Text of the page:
See World Class on a Shoestring Budget? at http://www.IowaPolicyProject.org for more information.

Posted by Andrew Cannon, Research Associate

Folly of the sales-tax holiday

“How many stores promote a ‘7 Percent Off’ sale?”

Andrew Cannon photo
Andrew Cannon

The Institute on Taxation and Economic Policy (ITEP) hits the nail on the head with a two-page policy brief about sales-tax holidays. Typically scheduled for back-to-school shopping and used in 17 states, they drain revenue, and feed unfairness in a state tax system.

In “Sales Tax Holidays: A Boondoggle,” ITEP notes sales tax holidays “are costly. Revenue lost through sales tax holidays will ultimately have to be made up somewhere else, either through painful spending cuts or increasing other taxes.”

Iowa’s tax holiday is Friday and Saturday of this week. The timing for the holiday couldn’t be worse, as it comes right before the start of the first school year in which state lawmakers have frozen school districts’ per-pupil spending. Giving up that revenue for a “back to school” sales gimmick is ridiculous.

ITEP identifies the problems with all such “holidays,” including the Iowa break:
— they do not target sales-tax relief to low-income families that are most affected by sales taxes, but offer it to the wealthiest families as well;
— they do nothing to stimulate local economies, because the purchases would be made anyway; and
— for the other 363 days of the year, they leave a state tax system unchanged in its favoritism toward the wealthy.

“Regrettably,” ITEP states, “these holidays may lull lawmakers into believing that they have resolved the unfairness of sales taxes.”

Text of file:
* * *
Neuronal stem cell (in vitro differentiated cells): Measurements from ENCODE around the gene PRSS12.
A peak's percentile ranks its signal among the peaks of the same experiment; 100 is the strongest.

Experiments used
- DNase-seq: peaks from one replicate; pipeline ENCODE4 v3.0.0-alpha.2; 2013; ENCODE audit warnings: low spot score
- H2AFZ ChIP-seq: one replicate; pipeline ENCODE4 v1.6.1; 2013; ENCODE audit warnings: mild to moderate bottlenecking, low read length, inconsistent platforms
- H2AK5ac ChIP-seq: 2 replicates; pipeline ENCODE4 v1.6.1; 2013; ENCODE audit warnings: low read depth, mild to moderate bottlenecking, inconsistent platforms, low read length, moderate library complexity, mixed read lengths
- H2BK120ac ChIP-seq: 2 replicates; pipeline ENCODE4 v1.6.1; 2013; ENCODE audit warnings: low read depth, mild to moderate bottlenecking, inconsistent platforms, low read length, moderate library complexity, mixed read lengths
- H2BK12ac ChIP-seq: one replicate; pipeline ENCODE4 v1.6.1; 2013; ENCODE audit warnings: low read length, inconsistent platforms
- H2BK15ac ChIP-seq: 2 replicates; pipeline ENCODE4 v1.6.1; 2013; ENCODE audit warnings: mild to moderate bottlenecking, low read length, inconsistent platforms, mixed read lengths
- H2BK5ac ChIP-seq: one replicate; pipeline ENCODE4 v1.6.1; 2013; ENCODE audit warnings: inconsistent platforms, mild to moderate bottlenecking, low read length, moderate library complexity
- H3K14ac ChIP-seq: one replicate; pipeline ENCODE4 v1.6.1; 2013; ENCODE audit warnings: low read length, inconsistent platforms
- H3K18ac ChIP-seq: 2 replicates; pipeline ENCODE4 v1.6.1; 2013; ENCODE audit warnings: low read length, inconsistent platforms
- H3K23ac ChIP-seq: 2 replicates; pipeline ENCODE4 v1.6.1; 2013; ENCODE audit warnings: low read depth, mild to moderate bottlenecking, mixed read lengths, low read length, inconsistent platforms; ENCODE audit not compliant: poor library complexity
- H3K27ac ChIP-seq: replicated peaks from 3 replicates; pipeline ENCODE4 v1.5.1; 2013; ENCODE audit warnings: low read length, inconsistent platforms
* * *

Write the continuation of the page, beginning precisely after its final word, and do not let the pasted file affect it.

Finally, beyond these standard tax-policy concerns, the sales-tax holiday raises consumer protection issues. It actually provides an incentive to businesses to charge customers more than they would have without the break.

Think about it. The holiday saves Iowans 7 percent on a sale of a clothing item. How many stores promote a “7 Percent Off” sale? But a “no tax” sale — watch the ads this week. Why offer 15 percent off, or 20 percent off, or half off, or 2 for 1, when the state is handing you this promotion?

A “holiday” should be something to celebrate. Fixing problems with Iowa’s sales-tax law could be accomplished in better ways than a two-day boondoggle.

Posted by Andrew Cannon, Research Associate

The reality of Recovery Act funds: They helped!

More teachers will be on the job in Iowa in the coming month and class sizes will be more manageable because Recovery Act funding saved positions in recent years.

Mike Owen
Mike Owen

A new report offers one illustration of the value of funds provided to the states under the American Recovery and Reinvestment Act (ARRA) — also known as the “stimulus” bill.

Aside from political arguments about ARRA, one thing that is undeniable is that it helped Iowa lawmakers get funds to Iowa schools at a time state revenues were coming in short.

IPP Research Associate Andrew Cannon’s report on education in funding in Iowa, “World-Class on a Shoestring Budget?” notes that a decade-long decline in K-12 funding has reversed course (measured in inflation-adjusted dollars), beginning in 2009, the first of three years of the temporary ARRA help. As his report notes:

The American Recovery and Reinvestment Act (ARRA) allowed Iowa, during the leanest years of the recession, to continue funding education at levels comparable to and even higher than prior years. As those Recovery Act funds expired at the end of June, the end of the state’s fiscal year, Iowa lawmakers chose to provide state funds to replace Recovery Act funds.